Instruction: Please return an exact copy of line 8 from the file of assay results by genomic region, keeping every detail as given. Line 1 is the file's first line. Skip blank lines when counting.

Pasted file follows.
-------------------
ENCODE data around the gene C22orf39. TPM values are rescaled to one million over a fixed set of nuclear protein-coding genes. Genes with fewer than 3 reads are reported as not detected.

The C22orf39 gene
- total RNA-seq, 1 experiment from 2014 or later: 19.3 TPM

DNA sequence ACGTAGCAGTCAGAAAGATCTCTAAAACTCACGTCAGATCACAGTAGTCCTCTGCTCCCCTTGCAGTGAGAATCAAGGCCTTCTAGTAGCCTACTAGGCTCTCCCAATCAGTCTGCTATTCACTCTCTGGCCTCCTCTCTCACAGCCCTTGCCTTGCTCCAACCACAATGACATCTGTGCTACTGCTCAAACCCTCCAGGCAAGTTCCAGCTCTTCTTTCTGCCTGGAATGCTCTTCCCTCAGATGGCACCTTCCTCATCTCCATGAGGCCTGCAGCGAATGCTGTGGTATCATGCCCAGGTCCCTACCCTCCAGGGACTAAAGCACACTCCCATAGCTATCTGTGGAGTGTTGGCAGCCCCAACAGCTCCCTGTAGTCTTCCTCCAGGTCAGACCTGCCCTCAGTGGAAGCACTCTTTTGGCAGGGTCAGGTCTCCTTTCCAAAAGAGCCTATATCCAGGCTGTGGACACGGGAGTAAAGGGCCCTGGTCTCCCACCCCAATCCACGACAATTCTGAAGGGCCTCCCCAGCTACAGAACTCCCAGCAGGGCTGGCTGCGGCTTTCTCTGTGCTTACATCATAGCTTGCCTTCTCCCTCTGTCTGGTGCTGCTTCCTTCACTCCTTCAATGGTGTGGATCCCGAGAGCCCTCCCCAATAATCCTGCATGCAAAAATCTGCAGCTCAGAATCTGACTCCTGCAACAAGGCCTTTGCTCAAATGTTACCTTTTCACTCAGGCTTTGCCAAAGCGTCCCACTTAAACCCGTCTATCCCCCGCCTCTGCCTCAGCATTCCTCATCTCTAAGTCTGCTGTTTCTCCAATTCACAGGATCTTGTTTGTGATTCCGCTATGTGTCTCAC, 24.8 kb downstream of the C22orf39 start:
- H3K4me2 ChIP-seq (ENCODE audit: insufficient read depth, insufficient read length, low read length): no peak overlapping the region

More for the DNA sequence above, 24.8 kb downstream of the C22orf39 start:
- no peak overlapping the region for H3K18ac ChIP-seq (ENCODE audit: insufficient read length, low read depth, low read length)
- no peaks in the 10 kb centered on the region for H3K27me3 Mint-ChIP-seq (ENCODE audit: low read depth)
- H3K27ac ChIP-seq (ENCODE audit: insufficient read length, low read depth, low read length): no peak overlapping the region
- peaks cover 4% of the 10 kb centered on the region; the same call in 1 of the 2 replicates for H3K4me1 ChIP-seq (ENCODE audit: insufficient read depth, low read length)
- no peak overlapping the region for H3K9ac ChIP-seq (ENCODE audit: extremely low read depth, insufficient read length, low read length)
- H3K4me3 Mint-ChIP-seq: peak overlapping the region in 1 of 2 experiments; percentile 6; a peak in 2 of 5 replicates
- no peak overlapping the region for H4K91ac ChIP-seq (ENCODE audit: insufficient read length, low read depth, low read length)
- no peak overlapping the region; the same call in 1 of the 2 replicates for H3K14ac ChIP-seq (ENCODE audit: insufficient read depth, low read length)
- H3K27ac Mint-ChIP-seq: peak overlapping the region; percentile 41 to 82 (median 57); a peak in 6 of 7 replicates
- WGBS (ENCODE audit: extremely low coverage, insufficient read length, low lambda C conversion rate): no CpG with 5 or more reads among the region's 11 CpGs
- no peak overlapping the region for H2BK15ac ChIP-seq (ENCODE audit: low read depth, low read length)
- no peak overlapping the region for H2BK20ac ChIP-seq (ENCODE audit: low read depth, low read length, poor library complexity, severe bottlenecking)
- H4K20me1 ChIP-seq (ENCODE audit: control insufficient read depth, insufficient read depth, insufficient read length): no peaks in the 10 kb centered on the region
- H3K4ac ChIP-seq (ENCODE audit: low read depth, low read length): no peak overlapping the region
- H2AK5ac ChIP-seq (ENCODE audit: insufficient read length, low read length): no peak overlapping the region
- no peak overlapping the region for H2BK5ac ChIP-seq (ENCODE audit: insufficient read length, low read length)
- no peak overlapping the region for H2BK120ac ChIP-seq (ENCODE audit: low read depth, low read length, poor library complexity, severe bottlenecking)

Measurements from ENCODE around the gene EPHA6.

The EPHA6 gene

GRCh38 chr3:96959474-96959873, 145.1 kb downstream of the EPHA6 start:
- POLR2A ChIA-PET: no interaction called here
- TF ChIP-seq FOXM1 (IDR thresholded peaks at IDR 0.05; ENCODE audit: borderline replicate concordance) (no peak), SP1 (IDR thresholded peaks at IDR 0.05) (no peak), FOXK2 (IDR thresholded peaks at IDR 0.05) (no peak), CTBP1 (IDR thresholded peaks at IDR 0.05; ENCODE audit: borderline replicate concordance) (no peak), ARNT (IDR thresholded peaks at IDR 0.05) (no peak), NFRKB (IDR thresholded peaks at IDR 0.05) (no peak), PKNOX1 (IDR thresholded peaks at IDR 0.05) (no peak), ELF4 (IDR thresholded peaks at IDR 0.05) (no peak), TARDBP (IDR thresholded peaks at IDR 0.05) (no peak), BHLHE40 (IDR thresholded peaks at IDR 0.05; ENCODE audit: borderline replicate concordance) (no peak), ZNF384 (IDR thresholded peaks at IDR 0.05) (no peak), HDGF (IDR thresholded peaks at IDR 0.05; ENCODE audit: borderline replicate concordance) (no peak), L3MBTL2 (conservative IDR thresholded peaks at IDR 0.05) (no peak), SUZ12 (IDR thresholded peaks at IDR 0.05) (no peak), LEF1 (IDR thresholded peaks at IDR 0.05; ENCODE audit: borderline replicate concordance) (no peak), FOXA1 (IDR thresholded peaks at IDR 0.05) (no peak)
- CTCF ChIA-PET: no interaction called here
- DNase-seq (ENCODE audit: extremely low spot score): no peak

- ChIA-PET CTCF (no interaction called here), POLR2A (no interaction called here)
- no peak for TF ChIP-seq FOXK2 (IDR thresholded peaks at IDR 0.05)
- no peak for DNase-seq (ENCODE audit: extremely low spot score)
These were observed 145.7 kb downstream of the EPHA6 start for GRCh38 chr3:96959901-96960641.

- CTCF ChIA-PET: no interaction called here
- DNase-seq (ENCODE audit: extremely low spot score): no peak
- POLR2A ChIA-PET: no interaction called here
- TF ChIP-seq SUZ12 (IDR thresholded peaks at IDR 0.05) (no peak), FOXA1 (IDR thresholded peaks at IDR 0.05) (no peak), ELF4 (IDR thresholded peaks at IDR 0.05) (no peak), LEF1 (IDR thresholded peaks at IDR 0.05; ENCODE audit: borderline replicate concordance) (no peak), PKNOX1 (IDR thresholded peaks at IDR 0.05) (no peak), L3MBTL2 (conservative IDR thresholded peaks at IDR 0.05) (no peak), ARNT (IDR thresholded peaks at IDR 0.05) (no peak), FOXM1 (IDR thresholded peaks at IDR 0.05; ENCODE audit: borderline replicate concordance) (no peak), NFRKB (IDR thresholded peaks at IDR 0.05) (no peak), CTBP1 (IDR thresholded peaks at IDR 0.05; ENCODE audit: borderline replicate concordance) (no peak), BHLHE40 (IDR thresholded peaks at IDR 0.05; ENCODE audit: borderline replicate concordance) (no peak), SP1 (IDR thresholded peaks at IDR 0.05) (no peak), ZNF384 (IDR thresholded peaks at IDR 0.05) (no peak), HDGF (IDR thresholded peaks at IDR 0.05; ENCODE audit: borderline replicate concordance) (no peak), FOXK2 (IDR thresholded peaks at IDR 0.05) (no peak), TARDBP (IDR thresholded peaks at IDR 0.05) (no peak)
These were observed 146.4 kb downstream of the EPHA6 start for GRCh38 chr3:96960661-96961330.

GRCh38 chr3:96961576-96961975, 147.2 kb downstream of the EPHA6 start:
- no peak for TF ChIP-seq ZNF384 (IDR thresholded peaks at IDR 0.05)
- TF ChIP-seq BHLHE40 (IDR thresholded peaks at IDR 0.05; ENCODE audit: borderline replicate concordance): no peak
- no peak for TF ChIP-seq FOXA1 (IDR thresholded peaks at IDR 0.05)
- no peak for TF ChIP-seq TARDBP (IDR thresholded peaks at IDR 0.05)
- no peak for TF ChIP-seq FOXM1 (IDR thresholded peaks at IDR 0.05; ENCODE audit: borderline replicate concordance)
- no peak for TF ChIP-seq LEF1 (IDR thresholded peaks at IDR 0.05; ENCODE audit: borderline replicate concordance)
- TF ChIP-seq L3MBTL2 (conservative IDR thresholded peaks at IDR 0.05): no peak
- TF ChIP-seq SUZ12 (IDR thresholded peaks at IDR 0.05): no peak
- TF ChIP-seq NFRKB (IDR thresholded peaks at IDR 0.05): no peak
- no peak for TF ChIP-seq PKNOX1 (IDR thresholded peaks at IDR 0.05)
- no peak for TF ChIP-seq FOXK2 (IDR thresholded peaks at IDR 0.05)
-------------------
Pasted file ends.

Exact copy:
- no peaks in the 10 kb centered on the region for H3K27me3 Mint-ChIP-seq (ENCODE audit: low read depth)